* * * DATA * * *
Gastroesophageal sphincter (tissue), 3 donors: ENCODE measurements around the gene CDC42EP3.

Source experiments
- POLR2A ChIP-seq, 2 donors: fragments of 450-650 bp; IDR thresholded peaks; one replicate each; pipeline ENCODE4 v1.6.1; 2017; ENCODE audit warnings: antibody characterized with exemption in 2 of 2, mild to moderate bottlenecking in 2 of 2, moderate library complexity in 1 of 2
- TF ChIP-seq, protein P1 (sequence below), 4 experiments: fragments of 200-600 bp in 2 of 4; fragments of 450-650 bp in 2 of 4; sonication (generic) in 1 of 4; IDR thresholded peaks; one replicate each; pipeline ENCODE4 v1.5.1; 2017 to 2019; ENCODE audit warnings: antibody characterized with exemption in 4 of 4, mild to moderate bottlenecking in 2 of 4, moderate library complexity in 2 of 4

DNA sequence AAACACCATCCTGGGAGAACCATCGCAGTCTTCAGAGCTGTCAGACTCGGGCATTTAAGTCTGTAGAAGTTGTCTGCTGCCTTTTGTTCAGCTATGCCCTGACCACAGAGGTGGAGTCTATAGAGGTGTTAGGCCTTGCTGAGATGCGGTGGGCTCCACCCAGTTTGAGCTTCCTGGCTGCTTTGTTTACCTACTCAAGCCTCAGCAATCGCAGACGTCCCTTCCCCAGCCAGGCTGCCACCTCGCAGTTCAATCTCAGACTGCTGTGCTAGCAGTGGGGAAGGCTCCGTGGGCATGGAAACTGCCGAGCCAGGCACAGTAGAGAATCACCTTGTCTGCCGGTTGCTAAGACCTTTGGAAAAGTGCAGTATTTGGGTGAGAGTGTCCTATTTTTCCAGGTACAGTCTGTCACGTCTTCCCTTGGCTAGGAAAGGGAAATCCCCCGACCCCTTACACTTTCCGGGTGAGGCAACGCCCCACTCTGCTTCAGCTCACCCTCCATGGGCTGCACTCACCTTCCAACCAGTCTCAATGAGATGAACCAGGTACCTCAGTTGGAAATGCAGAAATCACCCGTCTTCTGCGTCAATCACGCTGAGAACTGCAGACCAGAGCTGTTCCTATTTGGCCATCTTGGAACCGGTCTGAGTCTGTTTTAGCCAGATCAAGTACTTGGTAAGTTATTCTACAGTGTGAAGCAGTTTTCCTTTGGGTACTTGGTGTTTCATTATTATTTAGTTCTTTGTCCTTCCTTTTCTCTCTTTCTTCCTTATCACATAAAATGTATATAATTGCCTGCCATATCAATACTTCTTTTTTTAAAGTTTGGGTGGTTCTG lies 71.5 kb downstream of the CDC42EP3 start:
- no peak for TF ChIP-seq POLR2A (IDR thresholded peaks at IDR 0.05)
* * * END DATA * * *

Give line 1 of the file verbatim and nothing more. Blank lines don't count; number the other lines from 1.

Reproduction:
Gastroesophageal sphincter (tissue), 3 donors: ENCODE measurements around the gene CDC42EP3.